You'll also notice when a stretch of silence has gone on for too long. You can utilize email automation to reactivate qualified prospects if sales hasn't heard from them after a set period of time.


As a communication technique, B2B reactivation differs from its B2C counterpart. Reactivation is a middle-of-life move in B2B, not an end-of-life move. If a prospect falls silent, your marketing automation technology can detect this from your CRM platform and prompt re-engagement. For this stage, work with your sales staff to develop a unified message system.


  1. Metrics that are precise


Your marketing automation reports should be detailed and thorough. If you rely on aggregate reporting, you won't obtain an accurate view of your performance.


For B2C marketers, this can be useful because they can combine all of the detailed analytics for an entire program, such as a welcome, onboarding, or purchase series, into an overall success rate.


However, the intricacy I mentioned before in your B2B automations necessitates a thorough examination of each stage. To evaluate the success of each email at that stage, you must review it. How many prospects were advanced to the next stage? How many “closed, won” or “closed, lost” after that?


Because you must examine each segment or target vertical throughout your process, your KPIs must account for this complexity. You'll also examine how your marketing automations performed at each stage, as well as how they were categorized by source, vertical, intent, dollar amount, and other criteria.


If you rely on aggregate information, make sure it includes specific reviews at each level, as well as how they relate to the sales funnel and activities.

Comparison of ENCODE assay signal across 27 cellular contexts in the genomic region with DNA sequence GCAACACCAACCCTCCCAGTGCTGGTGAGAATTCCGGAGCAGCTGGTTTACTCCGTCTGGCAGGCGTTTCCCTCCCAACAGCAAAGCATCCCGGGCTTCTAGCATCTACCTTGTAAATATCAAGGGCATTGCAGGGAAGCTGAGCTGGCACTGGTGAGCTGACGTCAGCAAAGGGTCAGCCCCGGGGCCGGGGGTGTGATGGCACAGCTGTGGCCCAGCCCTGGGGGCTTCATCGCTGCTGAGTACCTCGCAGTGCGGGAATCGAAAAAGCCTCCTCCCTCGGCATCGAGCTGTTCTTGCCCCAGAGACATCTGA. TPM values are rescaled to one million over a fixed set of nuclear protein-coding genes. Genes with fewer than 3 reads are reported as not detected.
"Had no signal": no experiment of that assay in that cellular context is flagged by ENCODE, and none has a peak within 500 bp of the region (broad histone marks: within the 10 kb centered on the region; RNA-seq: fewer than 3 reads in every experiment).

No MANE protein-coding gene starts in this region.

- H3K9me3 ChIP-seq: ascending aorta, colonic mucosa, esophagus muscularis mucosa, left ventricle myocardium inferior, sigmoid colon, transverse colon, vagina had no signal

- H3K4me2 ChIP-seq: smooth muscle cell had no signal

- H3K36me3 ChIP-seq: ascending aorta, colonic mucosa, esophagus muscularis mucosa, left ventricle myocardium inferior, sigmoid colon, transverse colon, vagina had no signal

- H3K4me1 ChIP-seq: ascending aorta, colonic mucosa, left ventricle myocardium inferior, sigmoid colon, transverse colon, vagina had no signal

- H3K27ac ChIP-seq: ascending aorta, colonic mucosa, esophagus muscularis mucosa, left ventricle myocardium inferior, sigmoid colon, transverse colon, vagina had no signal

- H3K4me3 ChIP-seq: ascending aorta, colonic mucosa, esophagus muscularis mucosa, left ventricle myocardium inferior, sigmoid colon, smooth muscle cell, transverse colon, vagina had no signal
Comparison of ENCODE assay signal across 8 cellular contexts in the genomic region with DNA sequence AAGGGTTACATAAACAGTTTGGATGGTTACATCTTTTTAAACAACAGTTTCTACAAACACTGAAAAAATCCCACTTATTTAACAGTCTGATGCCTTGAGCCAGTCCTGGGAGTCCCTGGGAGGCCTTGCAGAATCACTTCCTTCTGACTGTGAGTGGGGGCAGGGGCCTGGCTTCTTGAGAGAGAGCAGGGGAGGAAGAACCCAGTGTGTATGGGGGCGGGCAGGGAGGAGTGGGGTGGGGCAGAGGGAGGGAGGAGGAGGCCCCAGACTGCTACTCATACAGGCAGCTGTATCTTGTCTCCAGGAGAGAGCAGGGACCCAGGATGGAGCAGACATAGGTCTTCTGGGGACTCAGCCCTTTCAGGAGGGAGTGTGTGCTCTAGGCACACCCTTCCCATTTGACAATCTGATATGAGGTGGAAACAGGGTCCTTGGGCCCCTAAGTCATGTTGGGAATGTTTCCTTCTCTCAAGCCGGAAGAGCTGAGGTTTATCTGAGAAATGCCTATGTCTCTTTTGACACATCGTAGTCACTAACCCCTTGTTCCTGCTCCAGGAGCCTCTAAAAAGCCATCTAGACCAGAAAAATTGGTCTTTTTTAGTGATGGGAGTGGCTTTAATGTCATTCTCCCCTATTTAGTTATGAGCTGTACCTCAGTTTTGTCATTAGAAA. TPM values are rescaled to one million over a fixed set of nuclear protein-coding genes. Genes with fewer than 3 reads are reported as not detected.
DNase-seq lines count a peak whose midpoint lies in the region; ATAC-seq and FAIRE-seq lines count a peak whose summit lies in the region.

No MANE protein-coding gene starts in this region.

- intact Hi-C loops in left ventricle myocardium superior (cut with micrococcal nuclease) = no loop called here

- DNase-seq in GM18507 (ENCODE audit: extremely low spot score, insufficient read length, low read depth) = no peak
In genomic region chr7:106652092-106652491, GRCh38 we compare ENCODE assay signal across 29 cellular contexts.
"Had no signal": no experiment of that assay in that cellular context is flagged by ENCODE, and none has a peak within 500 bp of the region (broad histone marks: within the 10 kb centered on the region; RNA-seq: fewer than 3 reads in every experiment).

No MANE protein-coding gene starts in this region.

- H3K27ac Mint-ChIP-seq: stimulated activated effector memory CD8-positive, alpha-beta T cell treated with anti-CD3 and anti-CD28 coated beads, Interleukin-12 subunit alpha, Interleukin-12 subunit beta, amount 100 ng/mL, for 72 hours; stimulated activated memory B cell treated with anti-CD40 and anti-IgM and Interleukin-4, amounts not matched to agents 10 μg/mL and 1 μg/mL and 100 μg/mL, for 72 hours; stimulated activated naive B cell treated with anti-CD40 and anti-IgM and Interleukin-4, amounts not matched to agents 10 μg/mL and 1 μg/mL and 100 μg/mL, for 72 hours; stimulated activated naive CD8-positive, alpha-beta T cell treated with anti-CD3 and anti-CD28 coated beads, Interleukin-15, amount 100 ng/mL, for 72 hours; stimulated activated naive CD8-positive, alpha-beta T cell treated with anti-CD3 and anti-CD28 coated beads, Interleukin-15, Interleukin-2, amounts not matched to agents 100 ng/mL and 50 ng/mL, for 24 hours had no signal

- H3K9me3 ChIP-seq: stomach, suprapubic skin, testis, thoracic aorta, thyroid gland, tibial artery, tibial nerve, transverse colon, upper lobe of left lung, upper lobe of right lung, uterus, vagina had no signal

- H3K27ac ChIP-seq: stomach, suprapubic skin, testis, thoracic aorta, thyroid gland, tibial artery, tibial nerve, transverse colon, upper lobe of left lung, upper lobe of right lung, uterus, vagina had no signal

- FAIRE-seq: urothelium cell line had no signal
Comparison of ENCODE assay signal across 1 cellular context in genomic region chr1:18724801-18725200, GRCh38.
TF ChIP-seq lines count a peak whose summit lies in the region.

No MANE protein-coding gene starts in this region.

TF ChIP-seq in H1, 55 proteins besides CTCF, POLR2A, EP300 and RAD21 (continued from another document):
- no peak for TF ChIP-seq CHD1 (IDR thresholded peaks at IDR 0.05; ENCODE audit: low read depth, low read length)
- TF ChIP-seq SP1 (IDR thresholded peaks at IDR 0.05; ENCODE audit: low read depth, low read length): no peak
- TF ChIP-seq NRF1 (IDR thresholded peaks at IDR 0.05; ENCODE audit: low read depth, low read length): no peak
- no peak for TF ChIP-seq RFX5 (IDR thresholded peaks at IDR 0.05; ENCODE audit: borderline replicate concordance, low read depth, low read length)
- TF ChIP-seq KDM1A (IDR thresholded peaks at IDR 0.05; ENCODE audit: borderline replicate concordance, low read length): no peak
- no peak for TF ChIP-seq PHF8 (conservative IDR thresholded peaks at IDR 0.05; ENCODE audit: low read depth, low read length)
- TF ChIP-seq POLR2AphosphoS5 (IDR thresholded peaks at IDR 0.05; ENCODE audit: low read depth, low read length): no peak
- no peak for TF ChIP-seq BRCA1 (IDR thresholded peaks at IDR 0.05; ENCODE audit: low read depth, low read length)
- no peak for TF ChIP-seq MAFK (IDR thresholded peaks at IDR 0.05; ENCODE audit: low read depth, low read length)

Collaboration with your sales team is essential. It is a fallacy that sales and marketing should be separate. They must be linked at the hip to work well. Yes, their processes and motives differ, but their relationship should be more symbiotic, requiring connection and collaboration.


Talk to your sales team on a frequent basis to learn how they work and what information they require and collect, which leads me to my final suggestion.


  1. CRM adaptability


You should be well-versed in the CRM system used by your sales staff. What kind of data do they collect? What information can you get from your sales staff to assist you make better email automation decisions?


Salespeople are interested in sales-related information. People who work in marketing want to know everything there is to know about marketing. Intelligence and cooperation are in the middle. Salespeople can enter data into the CRM that informs your automations and lets the team know if a lead has been “closed, won,” “closed, lost,” or “closed, pending.” However, marketers must be mindful to only request information that is relevant and important.


All of your data should come from the sales side because that's where the activity is.


Understand how your sales staff enters data and what they gather at each stage. Figure out how to include that information into your triggered messages.


However, don't request excessive amounts of data during the discovery or sales process, or data that you won't utilize in your automations or to measure success.





Welcome to WriteUpCafe Community

Join our community to engage with fellow bloggers and increase the visibility of your blog.
Join WriteUpCafe